For the residents of Fayetteville and Lincoln County, the 2020 census will get underway in March, and local officials are already working together with federal census staffers to make plans for the best results possible.
The census only comes around every 10 years, but it has a crucial role in local government, said Lincoln County Mayor Bill Newman as he met with members of the community’s Census Committee, a group of people he brought together to serve as ambassadors and help prepare for getting the most complete count of everyone residing in our community.
Comprised of county and city leaders, as well as a cross section of other representatives of the community, the committee listened as Tia Zanghi, a partnership specialist with the U.S. Census Bureau out of the Philadelphia Regional Census Center, highlighted the importance of the census and shared how the process will work.
“Everyone counts,” she said, adding that the census aims to count every person, including children, living in the U.S. once, only once, and in the right place. “The U.S. Constitution mandates that everyone in the country be counted every 10 years, so completing the census is part of your civic duty.”
The distribution of more than $675 billion in federal funds, grants and support to states, counties and communities are based on census data, she said, explaining that for every person not counted, the cost amounts to $10,000 over the next decade.
In addition, census results are used to reapportion the U.S. House of Representatives, determining how many seats each state gets, as well as to redraw the boundaries of congressional and state legislative districts, and even the districts represented by local county commissioners and school board members.
Residents here will begin receiving invitations to participate on March 10, she continued, noting that 2020 will be the first year that households will have the option of completing questions online as well as by mail or by phone.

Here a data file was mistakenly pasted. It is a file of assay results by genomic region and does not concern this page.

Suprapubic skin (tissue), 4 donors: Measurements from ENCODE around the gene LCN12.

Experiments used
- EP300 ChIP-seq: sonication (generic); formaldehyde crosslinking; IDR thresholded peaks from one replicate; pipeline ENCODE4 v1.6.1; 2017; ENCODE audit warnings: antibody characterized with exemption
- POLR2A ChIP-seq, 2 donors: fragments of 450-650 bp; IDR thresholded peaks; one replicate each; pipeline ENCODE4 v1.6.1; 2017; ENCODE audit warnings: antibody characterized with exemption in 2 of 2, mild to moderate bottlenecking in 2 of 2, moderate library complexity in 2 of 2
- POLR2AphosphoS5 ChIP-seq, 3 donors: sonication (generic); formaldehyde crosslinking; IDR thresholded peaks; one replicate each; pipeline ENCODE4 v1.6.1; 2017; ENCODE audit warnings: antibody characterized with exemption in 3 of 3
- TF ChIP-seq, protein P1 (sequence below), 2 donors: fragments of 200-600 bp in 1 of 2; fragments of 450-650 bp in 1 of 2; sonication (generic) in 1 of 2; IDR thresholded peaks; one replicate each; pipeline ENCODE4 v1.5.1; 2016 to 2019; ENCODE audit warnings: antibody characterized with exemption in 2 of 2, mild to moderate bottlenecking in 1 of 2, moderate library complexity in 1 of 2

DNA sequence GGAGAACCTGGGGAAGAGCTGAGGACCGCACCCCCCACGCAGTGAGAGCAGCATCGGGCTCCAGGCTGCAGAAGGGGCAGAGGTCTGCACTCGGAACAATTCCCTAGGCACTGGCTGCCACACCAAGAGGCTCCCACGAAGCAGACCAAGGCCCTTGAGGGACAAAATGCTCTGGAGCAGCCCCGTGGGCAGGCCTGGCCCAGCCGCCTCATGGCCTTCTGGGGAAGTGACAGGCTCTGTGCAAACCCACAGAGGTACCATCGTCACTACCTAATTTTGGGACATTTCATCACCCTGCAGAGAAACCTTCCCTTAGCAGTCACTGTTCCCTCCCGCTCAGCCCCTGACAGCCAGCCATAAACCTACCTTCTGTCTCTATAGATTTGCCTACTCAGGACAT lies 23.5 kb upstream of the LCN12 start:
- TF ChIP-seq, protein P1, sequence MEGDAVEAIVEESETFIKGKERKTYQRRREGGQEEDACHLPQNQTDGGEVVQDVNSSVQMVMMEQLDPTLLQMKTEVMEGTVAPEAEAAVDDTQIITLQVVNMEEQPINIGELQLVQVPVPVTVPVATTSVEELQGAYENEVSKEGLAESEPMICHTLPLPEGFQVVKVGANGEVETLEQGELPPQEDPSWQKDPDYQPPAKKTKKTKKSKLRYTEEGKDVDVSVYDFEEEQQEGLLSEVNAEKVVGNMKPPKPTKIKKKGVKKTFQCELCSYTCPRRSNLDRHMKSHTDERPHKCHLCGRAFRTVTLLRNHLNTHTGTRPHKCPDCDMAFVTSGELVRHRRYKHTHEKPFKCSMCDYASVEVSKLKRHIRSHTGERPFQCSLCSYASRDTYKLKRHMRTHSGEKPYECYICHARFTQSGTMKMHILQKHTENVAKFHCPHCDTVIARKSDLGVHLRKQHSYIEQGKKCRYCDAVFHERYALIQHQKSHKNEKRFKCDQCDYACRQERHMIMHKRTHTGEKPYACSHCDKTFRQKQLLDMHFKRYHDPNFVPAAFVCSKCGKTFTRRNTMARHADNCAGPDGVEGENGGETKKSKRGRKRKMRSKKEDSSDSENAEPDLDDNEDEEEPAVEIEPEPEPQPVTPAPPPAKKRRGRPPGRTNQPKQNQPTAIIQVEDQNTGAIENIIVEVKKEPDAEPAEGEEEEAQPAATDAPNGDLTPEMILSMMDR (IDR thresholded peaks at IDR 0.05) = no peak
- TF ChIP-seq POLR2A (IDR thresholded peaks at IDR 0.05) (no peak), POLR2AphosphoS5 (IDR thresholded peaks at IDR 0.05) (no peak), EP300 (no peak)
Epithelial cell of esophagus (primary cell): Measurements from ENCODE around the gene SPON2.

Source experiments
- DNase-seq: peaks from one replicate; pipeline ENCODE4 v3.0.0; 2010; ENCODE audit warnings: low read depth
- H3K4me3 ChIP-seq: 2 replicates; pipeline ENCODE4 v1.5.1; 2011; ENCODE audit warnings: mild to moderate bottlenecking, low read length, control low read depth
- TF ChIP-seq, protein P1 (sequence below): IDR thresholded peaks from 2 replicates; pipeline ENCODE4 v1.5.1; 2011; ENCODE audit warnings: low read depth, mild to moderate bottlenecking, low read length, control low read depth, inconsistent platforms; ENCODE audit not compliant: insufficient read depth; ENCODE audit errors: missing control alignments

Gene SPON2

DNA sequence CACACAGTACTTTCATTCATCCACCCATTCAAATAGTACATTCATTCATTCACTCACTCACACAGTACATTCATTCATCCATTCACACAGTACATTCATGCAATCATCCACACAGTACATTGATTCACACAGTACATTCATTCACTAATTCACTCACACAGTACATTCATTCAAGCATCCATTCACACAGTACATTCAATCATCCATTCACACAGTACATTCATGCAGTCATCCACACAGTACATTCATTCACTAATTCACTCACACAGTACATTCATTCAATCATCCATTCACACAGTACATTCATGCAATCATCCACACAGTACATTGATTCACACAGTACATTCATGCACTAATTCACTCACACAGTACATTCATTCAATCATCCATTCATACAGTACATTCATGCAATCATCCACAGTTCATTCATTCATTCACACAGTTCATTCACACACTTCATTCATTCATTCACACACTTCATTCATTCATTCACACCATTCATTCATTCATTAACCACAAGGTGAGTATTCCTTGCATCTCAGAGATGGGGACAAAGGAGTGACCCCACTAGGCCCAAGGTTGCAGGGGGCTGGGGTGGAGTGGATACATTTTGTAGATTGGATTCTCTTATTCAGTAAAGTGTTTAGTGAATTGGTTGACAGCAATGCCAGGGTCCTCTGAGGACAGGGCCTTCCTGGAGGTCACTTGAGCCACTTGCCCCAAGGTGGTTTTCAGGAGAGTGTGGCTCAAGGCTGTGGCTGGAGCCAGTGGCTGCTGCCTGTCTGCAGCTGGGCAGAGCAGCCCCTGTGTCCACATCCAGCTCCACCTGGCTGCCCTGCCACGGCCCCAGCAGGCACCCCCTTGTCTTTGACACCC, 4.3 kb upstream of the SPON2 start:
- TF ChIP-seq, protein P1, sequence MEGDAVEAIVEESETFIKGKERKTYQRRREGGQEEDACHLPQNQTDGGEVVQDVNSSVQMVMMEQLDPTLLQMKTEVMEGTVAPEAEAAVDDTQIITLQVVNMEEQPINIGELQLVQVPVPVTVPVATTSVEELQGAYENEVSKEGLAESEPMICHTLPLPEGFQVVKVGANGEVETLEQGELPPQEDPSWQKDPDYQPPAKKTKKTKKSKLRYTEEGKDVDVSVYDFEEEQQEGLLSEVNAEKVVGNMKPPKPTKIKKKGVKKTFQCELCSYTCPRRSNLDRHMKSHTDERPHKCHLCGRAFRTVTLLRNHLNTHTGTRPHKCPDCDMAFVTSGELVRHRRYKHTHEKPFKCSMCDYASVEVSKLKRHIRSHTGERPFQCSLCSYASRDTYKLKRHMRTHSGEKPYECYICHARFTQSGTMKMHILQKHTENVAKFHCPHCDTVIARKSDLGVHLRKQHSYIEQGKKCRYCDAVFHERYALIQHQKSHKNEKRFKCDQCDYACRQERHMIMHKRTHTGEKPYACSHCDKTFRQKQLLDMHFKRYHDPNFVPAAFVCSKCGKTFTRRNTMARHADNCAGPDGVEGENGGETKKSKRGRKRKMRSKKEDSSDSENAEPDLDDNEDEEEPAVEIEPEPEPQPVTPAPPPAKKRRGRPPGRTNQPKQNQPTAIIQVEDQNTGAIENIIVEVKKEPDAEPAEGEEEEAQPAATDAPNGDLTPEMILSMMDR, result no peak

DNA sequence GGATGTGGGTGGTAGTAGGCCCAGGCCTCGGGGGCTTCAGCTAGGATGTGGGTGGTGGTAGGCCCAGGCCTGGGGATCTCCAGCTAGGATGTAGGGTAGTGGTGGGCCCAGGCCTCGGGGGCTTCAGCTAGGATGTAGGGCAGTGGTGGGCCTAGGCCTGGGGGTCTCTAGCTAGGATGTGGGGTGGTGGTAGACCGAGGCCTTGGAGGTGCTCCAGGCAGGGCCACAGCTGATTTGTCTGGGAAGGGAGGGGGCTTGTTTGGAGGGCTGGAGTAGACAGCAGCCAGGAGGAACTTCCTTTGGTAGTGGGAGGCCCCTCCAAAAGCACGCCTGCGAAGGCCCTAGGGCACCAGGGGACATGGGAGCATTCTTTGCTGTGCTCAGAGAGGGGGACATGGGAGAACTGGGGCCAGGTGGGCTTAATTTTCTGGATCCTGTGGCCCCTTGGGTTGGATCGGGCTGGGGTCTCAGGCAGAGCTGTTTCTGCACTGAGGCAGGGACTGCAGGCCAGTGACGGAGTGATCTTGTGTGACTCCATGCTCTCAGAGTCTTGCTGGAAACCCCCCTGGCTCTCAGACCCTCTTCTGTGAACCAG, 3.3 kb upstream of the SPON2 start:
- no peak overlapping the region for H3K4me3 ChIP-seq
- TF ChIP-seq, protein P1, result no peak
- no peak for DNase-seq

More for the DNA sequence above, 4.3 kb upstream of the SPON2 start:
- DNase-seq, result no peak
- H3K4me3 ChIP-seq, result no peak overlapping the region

“As a matter of fact, online response is the preferred method,” Zanghi said, explaining that 95 percent of households will receive their invitation to participate in the census in the mail. How households accept that invitation, or choose to participate, will be up to them. In addition to completing the questionnaire online, they can complete it on paper or by phone.
“And regarding phone calls, it’s important to note that your residents will not be contacted by census workers by phone; however, your residents may call in to respond,” she said, going on to stress the confidentiality and the fact that information won’t be shared with other federal agencies. She noted, too, that under Title 13 of the U.S. Code, every Census Bureau employee is sworn for life to not share your personal information.
By law, your census responses cannot be used against you by any government agency or court in any way – not by the Federal Bureau of Investigation (FBI), not by the Central Intelligence Agency (CIA), not by the Department of Homeland Security (DHS), and not by U.S. Immigration and Customers Enforcement (ICE).
“The law requires the Census Bureau to keep your information confidential and use your responses only to produce statistics,” she said.
By the end of April, several reminder postcards and letters will be sent out to households that haven’t yet completed the census. Then, if a response still hasn’t been received, the Census Bureau will follow up in person.
When the last official U.S. Census was conducted in 2010, Lincoln County’s population stood at 33,361 – estimates put that figure at 34,117 today. For the City of Fayetteville, the 2010 census showed that the city’s population was 6,827 – estimates indicate that figure has grown to 7,017 today.